When she was fifteen, my sister broke her neck.
She was gone all night, out of the juvie
only a few days before, up on Monte Sano
watching the sun come up with some boy.
She was hugging herself, quiet, wounded
from god knows what and dragging on her last cigarette.
She was plain high and loving it, the way
they’d keep talking about climbing the WAFF tower
together as plane lights disappeared through fog
and mountain headed north or south toward Nashville
or Atlanta. Rhea. I don’t think my parents thought
of her as rising like a green shoot from this earth.
Rhea, the spelling borrowed from the middle name
of a fraternity brother of our father’s. Rhea,
who thought sacrifice became her and fed Kronos
stone loaves so that Zeus might live and overthrow
his father who, pawn to some greater god’s game,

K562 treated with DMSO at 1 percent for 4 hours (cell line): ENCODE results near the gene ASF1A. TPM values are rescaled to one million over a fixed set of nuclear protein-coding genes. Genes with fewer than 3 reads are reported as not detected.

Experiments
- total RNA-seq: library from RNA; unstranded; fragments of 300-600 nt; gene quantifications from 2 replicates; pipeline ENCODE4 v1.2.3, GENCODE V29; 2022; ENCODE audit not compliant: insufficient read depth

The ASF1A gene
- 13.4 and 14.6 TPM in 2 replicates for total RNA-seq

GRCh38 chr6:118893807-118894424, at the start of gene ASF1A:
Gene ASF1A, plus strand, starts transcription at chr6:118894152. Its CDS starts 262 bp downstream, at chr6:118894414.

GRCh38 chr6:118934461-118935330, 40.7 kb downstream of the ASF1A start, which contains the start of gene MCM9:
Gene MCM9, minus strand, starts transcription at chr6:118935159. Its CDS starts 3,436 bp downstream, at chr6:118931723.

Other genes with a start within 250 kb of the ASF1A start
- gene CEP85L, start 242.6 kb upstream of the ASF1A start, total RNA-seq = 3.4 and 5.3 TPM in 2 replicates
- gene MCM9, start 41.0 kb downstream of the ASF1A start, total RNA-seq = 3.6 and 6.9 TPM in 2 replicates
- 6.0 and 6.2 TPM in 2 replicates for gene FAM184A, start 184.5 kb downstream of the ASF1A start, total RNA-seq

overthrew Uranus. And yet from where she tests
the cliff’s edge, from where she will jump, black out,
or slip, Rhea stands to live perfectly upright
another twenty-odd years with her story’s violent luck:
the rock seventeen feet below she will hit face first,
the terrible going on of the first groans
like a prayer sent up from down the road
where the sunrise service has gotten started,
where a phone is surely at, where no one knows
to listen to the blood swallow and spit,
to feel the sun lightly, lightly, rise up her face.